A 17-year-old male, who presented with problems of excessive gaming as well as low frustration tolerance. The user had been playing multiple player online games. He used to spend 8–10 hours/day on gaming. The clinical interview revealed the presence of preoccupation with gaming, loss of control, and the consequences of the same for the last 12 months. The user scored in the 'severe' range on Internet Addiction Test, and in the 'higher degree of gaming disorder' range on the short form of Internet Gaming Disorder Scale.[4],[5] The usage pattern led to dysfunctions in sleep, academics, outdoor activities, and interpersonal domains. The behavioral change was seen in the form of an increased expression of anger, especially when the Internet connectivity was poor and when speed was slow. There was no history of attention deficit hyperactivity disorder through the client's life. Though his family had apparently been making the effort to provide him with a stable network connection, his aggressive behaviors had become more frequent, and started exhibiting anger toward self and caregivers. This included verbal and nonverbal expressions of anger, like hitting, breaking objects, and self-harm behaviors (in the form of scratching). Despite the parents changing Internet service providers to increase the speed and consistency of the Internet connectivity, it did not bring much change in the client's anger and frustration levels as even small disturbance could elicit intense emotional reactions. The adolescent attributed his outbursts to the frustration experienced due to slow Internet speed during crucial moments in the game, like when he was about to defeat another player, or when he was completely involved or enjoying the game. He also highlighted the frustration elicited due to the possibility of digital failure causing an interruption, leading to him losing out on, or scoring less on the game. The clinical interview also revealed the presence of mild depressive features in the client's parents. Subsequent to the intake and the interview process, the user was imparted detailed psychoeducation about the healthy use of technology. In addition, the therapy sessions involved anger management techniques, such as adaptive methods to express and manage anger. Further, the sessions also revolved around the interpersonal dynamics within the family, and discussions regarding parent management skills. On the whole seven sessions were provided to the adolescent and his parents. However, the subject was lost to follow up.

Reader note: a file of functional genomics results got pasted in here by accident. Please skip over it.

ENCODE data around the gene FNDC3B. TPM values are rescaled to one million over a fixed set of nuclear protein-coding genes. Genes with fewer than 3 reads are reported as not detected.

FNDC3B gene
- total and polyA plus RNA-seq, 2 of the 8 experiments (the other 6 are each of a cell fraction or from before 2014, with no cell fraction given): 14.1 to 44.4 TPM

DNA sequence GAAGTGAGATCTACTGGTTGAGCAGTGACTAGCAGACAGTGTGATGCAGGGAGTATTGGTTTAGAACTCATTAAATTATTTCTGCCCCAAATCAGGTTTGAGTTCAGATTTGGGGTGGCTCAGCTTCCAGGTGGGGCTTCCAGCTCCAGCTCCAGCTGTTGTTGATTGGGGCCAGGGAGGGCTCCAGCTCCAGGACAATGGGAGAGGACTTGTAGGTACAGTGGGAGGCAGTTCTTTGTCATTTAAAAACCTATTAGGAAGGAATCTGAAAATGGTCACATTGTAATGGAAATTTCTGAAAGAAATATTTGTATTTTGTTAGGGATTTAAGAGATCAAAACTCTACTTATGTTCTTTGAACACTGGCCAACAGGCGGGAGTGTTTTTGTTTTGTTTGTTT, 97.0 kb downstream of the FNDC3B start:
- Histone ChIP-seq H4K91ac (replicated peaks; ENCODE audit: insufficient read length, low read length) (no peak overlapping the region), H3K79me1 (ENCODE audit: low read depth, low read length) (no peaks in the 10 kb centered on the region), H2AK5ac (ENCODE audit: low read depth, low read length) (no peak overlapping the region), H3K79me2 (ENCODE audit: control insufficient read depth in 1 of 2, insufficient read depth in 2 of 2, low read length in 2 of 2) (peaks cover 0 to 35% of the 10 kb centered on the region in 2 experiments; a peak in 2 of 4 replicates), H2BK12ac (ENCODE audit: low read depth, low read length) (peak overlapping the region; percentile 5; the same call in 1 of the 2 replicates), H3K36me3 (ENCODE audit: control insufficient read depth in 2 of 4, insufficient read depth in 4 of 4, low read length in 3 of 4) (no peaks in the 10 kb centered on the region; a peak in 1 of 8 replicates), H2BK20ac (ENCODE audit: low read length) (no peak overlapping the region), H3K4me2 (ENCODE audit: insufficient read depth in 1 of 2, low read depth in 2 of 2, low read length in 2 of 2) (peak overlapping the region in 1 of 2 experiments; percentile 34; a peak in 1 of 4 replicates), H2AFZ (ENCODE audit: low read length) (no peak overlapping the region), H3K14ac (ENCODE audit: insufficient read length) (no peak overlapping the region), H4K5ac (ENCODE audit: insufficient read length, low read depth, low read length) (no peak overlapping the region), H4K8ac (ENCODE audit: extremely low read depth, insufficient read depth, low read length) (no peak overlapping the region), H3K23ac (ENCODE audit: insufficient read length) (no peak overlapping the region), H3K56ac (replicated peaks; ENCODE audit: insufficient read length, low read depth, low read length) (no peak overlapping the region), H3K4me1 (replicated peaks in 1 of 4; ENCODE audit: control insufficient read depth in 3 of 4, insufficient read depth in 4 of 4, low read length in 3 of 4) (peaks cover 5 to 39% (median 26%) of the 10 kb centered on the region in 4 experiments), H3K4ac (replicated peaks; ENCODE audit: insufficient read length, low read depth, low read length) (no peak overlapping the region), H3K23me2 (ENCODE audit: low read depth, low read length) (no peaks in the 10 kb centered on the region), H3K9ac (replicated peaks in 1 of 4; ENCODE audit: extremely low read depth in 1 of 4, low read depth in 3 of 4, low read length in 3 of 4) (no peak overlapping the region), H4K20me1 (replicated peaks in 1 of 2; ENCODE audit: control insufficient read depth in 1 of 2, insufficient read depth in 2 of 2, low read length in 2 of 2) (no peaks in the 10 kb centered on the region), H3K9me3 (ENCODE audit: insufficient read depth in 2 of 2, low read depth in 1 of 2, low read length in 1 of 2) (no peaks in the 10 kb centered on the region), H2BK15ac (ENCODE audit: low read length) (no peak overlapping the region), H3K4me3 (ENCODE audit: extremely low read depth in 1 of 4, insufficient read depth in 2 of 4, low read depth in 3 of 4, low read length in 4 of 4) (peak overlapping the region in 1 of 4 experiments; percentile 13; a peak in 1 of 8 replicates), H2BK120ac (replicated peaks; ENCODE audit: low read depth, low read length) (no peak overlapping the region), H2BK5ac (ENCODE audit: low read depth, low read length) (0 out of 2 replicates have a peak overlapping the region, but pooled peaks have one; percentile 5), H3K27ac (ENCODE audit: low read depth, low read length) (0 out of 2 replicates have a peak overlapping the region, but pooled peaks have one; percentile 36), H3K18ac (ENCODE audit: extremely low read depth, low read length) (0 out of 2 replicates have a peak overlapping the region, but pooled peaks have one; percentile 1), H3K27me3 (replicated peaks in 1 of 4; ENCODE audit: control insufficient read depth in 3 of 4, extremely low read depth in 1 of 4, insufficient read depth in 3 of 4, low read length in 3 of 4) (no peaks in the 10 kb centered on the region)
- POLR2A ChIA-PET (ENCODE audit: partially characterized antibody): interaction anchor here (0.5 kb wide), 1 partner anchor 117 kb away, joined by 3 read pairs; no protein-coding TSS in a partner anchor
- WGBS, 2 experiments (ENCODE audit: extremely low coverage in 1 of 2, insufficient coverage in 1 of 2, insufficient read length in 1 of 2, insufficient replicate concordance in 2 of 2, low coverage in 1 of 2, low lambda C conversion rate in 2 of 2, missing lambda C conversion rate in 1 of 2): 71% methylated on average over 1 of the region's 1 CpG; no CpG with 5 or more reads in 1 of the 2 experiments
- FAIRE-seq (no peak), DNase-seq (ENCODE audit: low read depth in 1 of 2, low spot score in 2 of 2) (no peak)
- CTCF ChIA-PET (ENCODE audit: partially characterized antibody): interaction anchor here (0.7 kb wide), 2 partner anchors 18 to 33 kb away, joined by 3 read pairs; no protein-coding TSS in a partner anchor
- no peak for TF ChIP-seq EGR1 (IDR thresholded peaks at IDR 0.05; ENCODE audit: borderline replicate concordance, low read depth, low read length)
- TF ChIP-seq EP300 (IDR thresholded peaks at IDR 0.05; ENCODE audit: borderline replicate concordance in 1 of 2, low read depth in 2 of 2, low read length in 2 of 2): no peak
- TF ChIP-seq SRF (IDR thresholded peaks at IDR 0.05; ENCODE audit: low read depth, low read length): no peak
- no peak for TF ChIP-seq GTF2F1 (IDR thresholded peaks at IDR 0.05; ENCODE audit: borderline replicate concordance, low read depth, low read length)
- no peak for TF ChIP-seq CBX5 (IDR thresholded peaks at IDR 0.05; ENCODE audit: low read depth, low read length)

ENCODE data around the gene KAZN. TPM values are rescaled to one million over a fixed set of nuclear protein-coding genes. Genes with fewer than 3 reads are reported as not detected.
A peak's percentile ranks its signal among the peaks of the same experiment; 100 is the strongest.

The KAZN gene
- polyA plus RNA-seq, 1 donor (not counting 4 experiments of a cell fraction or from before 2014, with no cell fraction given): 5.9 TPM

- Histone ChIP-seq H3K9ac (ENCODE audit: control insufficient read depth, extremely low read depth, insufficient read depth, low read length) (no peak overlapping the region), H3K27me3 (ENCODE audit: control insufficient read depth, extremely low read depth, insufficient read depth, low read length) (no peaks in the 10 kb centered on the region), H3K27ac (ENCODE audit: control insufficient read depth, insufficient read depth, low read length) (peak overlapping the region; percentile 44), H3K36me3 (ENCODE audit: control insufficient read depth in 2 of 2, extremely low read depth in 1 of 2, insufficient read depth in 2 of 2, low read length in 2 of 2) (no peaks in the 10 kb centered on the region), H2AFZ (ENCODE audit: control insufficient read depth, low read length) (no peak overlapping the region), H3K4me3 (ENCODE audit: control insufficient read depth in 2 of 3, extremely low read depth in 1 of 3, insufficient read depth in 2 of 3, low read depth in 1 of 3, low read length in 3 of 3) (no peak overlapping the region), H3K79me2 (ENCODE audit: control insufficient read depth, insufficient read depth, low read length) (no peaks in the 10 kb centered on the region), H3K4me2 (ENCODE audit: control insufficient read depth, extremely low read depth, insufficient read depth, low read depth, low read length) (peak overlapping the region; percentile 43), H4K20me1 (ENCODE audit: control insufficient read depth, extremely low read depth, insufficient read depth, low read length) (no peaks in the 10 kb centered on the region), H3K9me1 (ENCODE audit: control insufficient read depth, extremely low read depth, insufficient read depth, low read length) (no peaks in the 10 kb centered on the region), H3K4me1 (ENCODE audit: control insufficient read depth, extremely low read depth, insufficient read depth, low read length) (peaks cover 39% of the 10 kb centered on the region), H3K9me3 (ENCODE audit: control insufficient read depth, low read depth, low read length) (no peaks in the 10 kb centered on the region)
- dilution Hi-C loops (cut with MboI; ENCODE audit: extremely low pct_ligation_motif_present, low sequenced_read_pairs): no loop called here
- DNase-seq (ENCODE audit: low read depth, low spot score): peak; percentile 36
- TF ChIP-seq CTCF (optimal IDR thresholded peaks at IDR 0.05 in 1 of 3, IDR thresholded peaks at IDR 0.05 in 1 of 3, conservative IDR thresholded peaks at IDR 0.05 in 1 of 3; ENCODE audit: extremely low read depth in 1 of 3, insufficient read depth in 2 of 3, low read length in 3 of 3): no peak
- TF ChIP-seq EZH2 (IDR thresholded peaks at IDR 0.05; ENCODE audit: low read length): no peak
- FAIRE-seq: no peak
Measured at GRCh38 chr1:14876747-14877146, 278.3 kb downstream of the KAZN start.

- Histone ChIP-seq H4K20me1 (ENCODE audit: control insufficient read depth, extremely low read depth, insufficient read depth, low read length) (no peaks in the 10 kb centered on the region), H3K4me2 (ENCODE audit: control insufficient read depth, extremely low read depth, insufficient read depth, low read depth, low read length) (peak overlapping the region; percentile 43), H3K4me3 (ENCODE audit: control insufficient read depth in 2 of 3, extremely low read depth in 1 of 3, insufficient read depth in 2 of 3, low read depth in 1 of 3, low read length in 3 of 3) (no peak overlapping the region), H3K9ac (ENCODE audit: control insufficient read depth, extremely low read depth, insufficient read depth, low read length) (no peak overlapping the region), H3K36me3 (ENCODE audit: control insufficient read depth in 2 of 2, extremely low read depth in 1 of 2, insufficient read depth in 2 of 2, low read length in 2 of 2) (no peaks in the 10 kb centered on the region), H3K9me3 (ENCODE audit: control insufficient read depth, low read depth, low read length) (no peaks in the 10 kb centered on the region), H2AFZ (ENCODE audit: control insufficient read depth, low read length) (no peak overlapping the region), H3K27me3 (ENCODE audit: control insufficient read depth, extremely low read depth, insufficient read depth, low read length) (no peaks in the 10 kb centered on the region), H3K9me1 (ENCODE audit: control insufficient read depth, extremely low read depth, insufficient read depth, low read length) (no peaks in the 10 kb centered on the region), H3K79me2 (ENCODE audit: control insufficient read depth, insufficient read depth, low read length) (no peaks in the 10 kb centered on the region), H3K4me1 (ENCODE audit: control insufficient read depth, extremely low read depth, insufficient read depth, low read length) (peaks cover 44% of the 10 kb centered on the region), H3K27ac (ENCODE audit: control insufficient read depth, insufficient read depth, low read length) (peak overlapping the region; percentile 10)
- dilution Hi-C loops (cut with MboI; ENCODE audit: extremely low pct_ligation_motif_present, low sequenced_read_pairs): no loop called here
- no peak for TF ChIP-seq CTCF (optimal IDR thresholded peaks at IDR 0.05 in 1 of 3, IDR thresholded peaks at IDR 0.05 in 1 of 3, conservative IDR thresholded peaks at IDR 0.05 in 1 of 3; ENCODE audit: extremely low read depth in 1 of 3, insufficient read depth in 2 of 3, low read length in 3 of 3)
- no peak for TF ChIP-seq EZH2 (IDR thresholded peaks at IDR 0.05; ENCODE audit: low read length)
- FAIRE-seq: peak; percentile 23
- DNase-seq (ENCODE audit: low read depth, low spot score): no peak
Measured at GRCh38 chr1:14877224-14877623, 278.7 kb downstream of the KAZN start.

Case II